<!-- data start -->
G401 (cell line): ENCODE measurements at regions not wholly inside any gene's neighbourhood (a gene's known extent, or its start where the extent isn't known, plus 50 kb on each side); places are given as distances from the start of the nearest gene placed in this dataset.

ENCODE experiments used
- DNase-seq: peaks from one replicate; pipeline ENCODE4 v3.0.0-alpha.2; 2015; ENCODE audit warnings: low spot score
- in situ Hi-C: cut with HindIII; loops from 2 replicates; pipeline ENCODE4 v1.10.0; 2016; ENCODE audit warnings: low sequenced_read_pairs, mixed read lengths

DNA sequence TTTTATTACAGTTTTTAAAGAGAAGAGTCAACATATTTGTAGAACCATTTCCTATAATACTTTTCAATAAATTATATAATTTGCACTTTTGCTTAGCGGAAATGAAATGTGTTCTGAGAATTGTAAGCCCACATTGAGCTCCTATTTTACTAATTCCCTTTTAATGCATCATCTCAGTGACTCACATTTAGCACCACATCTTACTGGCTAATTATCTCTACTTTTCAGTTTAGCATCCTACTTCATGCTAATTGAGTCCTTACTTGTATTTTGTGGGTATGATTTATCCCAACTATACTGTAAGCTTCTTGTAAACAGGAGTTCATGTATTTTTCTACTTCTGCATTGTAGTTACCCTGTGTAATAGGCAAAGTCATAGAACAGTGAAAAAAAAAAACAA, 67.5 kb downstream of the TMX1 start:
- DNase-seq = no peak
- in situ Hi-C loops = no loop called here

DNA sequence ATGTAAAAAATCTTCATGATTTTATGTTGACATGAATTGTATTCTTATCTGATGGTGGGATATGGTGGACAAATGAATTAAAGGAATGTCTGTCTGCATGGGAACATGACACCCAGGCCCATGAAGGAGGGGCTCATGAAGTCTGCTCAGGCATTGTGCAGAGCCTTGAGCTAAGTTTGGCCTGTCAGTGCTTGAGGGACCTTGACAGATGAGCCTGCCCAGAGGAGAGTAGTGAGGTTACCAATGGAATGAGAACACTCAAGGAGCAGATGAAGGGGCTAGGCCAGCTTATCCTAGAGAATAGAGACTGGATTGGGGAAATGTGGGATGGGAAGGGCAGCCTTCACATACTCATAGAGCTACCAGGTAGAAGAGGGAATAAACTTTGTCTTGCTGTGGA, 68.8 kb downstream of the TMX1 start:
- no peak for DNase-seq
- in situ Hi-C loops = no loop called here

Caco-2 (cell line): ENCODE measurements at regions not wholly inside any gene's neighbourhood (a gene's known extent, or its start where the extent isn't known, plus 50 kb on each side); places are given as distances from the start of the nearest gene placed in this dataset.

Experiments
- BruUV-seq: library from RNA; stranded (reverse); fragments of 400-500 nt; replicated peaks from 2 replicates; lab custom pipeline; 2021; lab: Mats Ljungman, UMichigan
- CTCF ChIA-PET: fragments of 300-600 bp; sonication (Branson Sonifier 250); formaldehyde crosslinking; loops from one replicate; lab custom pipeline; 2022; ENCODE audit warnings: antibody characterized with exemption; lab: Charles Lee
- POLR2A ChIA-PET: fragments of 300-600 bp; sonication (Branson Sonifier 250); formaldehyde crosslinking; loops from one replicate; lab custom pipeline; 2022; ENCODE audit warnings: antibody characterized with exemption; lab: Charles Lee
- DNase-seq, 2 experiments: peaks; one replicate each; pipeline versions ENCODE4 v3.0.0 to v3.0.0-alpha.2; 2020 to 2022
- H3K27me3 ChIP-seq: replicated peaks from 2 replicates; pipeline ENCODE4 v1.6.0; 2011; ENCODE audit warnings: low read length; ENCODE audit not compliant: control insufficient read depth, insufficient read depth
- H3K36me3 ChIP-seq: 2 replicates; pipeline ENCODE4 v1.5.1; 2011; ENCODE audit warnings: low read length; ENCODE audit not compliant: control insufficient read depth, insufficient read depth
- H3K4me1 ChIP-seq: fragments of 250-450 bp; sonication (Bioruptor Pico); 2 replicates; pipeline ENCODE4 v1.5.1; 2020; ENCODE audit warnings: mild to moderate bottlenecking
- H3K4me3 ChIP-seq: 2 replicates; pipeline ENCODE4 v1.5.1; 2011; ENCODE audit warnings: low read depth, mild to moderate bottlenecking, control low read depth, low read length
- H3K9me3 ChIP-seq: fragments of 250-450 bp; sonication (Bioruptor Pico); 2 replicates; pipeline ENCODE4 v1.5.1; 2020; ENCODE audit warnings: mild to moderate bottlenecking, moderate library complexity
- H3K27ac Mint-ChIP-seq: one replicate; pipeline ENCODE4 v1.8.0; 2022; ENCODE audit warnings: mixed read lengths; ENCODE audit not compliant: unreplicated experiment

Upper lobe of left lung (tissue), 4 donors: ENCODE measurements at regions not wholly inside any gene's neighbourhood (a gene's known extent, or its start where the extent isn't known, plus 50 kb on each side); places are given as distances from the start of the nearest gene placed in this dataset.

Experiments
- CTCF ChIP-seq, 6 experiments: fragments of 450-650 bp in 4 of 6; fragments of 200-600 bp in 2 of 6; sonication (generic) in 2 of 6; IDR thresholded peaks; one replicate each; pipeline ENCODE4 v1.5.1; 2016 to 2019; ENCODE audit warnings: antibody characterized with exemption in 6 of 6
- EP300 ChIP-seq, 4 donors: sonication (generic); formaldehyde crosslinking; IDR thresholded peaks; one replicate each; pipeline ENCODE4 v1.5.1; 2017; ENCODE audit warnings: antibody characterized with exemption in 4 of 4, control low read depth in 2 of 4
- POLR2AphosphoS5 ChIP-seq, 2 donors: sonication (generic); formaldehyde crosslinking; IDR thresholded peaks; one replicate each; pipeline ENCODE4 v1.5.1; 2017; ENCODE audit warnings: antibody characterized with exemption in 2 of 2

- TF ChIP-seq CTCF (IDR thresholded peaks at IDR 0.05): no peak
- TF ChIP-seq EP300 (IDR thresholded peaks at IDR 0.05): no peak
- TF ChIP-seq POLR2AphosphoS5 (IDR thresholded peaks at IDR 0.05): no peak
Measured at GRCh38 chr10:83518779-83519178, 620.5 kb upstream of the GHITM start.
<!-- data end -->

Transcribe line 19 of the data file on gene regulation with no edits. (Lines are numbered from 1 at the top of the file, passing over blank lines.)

- H3K4me1 ChIP-seq: fragments of 250-450 bp; sonication (Bioruptor Pico); 2 replicates; pipeline ENCODE4 v1.5.1; 2020; ENCODE audit warnings: mild to moderate bottlenecking